As Dawn McCafferty, hands over the Federation to her successor, we look back on the first five years of the RAF Families Federation and assess how far it has come in meeting her original objectives when she was selected to be the first Chairman of this new organisation.
At her initial interview for the job in July 07, Dawn stated her intent to create a Federation that would be ‘seen as a friend to all members of the RAF family – a listening ear, a guiding hand and an independent voice, willing and able to translate the day-to-day irritations of RAF family life into action plans aimed at influencing policy and strengthening the bond between the RAF and its families’.
Dawn wanted the new Federation to: ‘provide an independent voice for RAF families, working alongside the RAF staffs and RAF families to provide essential two-way communication’.
She recognised early on that evidence would be at the heart of the organisation’s work and that the Federation would need to devise effective ways of gathering evidence from as wide a range of families as possible. Dawn said,
“By gathering evidence of the issues being raised by families, the Federation could represent their views and aspirations to those who could make a difference – the policy makers and the senior staffs, be they in the RAF, MoD or in Government.
“Work from evidence-based reports in a non-emotive manner, earning the trust and confidence of families and those in authority, so that the Federation could speak out on a wide range of family-related issues and be a valuable instrument for change”.
Finally, Dawn expressed a strong desire to: “Ensure that RAF families are represented at the highest levels in terms of policy development and provision of support. The Federation can deliver a powerful network to RAF families, signposting them to the many expert agencies that exist, whilst preserving their right to confidentiality.”
It’s fair to say that the Federation hit the ground running in 2007 and hasn’t slowed down since. Every year has seen new challenges for the RAF and its families and every year has seen the Federation respond to the best of its ability and within its limited resources to deliver just the type of high-level engagement and representation that Dawn envisaged from the outset.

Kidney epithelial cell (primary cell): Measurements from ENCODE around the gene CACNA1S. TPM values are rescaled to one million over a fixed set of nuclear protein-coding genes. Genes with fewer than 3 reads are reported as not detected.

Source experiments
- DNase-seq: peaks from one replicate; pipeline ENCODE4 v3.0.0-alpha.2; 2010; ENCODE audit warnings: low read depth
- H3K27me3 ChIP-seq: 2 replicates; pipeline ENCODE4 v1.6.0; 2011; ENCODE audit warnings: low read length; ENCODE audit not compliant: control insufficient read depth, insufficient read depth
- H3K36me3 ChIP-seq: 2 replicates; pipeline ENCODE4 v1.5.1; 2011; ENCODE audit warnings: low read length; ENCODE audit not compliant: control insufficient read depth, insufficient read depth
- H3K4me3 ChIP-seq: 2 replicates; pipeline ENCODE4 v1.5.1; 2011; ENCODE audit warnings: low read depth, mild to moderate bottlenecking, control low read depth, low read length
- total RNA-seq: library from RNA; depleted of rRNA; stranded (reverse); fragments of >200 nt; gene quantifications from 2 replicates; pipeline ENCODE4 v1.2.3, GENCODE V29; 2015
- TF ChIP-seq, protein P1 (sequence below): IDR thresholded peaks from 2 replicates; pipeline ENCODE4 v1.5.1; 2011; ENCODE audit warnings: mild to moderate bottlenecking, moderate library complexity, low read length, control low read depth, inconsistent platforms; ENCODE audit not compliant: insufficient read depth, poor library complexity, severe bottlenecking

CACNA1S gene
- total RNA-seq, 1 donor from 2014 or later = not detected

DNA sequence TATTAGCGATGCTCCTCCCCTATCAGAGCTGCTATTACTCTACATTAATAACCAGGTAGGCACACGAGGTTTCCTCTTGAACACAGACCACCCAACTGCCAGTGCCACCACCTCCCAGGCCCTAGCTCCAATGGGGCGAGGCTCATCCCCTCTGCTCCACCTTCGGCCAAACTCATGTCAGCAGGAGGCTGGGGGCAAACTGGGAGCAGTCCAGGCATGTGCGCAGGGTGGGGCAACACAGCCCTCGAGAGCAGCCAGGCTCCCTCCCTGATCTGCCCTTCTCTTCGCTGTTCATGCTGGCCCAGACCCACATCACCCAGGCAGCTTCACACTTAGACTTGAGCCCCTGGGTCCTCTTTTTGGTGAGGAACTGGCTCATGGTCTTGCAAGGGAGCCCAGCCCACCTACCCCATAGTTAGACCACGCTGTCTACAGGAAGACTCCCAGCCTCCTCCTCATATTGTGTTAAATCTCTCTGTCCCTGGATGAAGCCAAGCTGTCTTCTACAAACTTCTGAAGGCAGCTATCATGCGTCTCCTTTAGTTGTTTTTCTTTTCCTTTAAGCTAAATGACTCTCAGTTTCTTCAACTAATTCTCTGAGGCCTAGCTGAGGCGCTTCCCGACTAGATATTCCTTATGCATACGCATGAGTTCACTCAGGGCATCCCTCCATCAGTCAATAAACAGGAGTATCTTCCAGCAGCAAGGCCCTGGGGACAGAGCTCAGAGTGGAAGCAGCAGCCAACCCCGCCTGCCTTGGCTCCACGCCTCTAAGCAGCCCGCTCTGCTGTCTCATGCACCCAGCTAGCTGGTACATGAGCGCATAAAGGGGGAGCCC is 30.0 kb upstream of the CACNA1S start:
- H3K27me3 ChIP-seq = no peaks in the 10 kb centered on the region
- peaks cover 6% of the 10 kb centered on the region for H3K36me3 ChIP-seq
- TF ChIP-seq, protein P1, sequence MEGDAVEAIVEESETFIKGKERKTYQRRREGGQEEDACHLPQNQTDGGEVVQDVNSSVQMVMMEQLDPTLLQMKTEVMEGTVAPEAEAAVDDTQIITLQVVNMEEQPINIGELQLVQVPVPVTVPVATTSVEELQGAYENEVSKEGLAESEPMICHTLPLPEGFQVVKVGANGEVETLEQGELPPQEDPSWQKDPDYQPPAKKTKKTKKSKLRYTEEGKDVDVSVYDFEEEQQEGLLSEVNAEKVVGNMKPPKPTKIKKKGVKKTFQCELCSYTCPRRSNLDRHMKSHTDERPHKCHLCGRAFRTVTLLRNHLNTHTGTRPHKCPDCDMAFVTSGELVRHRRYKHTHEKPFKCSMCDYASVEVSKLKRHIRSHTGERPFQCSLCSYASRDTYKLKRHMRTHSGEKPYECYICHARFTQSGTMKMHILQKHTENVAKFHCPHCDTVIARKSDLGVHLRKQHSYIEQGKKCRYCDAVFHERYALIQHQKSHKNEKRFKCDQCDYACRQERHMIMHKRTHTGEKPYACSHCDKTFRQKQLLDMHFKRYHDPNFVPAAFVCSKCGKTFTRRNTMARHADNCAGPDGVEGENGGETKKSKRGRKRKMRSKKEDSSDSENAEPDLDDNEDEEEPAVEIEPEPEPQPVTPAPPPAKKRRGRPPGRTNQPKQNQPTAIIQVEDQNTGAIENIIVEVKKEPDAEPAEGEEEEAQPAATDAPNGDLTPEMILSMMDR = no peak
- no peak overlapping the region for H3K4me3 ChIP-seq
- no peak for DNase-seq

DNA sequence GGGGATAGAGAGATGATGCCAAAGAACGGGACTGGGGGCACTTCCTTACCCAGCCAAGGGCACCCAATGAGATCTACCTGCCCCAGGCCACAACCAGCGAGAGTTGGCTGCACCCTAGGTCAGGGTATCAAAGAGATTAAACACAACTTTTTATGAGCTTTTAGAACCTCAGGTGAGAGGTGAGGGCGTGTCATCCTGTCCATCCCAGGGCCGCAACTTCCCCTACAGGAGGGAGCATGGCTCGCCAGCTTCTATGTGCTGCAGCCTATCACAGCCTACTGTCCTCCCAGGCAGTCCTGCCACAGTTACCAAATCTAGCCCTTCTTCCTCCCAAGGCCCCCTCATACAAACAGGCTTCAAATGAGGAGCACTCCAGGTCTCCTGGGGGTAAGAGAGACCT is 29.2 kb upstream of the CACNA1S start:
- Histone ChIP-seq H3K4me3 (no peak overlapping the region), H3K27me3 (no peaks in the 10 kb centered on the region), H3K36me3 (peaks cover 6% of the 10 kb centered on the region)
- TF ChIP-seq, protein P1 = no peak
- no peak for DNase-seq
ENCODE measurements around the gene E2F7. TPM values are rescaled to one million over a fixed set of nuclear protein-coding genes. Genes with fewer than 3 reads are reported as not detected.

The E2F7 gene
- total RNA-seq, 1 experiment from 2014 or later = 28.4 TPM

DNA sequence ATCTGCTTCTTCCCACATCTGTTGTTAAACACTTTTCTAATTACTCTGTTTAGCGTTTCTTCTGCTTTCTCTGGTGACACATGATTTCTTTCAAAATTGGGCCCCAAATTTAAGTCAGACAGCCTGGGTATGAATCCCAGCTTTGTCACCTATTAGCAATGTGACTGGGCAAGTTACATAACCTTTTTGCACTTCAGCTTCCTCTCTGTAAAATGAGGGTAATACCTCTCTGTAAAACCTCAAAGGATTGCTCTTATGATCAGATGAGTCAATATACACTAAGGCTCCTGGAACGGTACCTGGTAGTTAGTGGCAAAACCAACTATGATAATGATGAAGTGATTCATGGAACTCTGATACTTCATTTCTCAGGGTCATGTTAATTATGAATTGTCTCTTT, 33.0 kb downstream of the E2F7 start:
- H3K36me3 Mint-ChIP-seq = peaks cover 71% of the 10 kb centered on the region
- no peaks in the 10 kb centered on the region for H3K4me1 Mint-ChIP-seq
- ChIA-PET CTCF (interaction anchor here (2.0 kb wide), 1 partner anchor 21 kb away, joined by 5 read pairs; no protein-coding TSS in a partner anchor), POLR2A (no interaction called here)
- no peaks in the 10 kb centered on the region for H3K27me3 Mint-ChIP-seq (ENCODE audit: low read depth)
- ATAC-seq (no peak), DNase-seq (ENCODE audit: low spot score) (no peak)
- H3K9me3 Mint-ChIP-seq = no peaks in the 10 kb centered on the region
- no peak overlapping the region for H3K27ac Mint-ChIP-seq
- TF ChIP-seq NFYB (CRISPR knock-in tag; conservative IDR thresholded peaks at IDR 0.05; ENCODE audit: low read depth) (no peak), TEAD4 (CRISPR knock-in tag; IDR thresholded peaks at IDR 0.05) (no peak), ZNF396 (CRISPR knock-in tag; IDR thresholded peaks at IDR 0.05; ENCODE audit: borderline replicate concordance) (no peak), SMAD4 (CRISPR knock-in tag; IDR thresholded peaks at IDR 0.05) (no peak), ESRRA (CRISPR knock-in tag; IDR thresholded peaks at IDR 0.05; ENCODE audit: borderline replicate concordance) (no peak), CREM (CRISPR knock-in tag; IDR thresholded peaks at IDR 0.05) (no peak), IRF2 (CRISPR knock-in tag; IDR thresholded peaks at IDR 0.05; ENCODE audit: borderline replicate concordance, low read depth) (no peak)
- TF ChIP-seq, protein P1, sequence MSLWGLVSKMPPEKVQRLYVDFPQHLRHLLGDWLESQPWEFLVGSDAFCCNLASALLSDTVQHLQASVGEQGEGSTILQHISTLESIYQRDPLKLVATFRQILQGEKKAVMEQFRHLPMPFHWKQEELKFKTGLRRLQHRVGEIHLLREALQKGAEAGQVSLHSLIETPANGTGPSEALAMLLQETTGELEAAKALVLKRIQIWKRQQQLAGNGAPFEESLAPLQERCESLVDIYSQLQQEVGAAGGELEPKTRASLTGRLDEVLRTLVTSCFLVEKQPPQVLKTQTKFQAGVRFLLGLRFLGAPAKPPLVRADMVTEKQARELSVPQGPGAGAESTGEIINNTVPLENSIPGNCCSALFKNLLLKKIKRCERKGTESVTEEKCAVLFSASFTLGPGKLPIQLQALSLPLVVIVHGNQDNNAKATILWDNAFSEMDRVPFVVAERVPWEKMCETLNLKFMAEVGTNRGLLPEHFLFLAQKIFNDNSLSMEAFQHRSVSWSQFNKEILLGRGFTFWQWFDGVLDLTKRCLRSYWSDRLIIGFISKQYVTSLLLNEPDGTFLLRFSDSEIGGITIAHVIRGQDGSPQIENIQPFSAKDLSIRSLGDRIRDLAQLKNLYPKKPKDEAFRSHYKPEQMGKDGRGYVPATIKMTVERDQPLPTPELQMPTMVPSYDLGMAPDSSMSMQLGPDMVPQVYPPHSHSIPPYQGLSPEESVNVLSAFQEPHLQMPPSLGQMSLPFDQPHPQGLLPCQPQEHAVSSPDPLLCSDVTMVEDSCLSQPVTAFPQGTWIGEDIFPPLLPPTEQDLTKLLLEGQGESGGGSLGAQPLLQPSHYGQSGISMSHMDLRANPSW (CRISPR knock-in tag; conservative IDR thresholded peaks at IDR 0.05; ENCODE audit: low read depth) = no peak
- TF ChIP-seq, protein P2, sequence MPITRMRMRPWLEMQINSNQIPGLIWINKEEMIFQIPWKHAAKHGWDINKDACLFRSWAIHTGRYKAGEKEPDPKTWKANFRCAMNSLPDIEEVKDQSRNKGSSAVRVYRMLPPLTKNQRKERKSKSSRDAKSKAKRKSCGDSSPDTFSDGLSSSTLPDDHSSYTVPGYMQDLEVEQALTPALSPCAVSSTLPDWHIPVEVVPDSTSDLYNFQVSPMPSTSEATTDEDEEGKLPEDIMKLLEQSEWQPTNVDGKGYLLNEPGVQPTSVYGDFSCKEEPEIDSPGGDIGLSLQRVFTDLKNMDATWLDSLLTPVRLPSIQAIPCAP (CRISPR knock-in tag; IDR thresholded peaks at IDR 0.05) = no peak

Working in close collaboration with key players in the other Service Families Federations and creating strong links with MoD and Air Command staffs, the Federation was soon making its voice heard in the corridors of power and has taken every opportunity to represent RAF families on a wide range of topics.
The advent of the Service Personnel Command Paper, which morphed into the Armed Forces Covenant, provided unprecedented opportunities for the three Families Federations to influence the policy agenda right across Government and into the Devolved Administrations.
The Strategic Defence & Security Review created a whole new set of challenges for the RAF and its families to contend with, and the deteriorating economic climate throughout the last five years added greater urgency to the evidence provided to the Armed Forces Pay Review Body on pay, allowances and pensions. Moreover, the enduring high operational tempo, covering Iraq, Afghanistan and Libya alongside standing commitments overseas increased the pressure on separated families and caused many to question their long-term future in the Service.
Finally, in a long list of factors impacting on the RAF and its families, the DIO Transformation programme began to really take effect this year and the Federation has been at the forefront, representing the interests of RAF families and ensuring that evidence-based feedback was provided to those responsible for delivering accommodation services.
There is a very long list of achievements accomplished since the RAF Families Federation’s humble beginnings in 2007 and believe it has more than lived up to Dawn’s original intent.
As the Federation team wish Dawn every success in her new appointment as Commandant of the Air Cadets they take this opportunity to welcome the new RAF Families Federation Director, Gp Capt (Retd) Bill Mahon who left the RAF in February 12. Under Bill’s leadership, the RAF Families Federation will continue to strive to provide RAF Serving personnel and their families with the independent voice and confidential service they deserve.
Notes to Editors: The RAF Families Federation represents the concerns of RAF personnel and their families. It operates entirely outside the RAF chain of command, so can always promise an independent and confidential service. Evidence-based reports are sent by the Federation to senior RAF staffs, Government Ministers and those who can make a difference.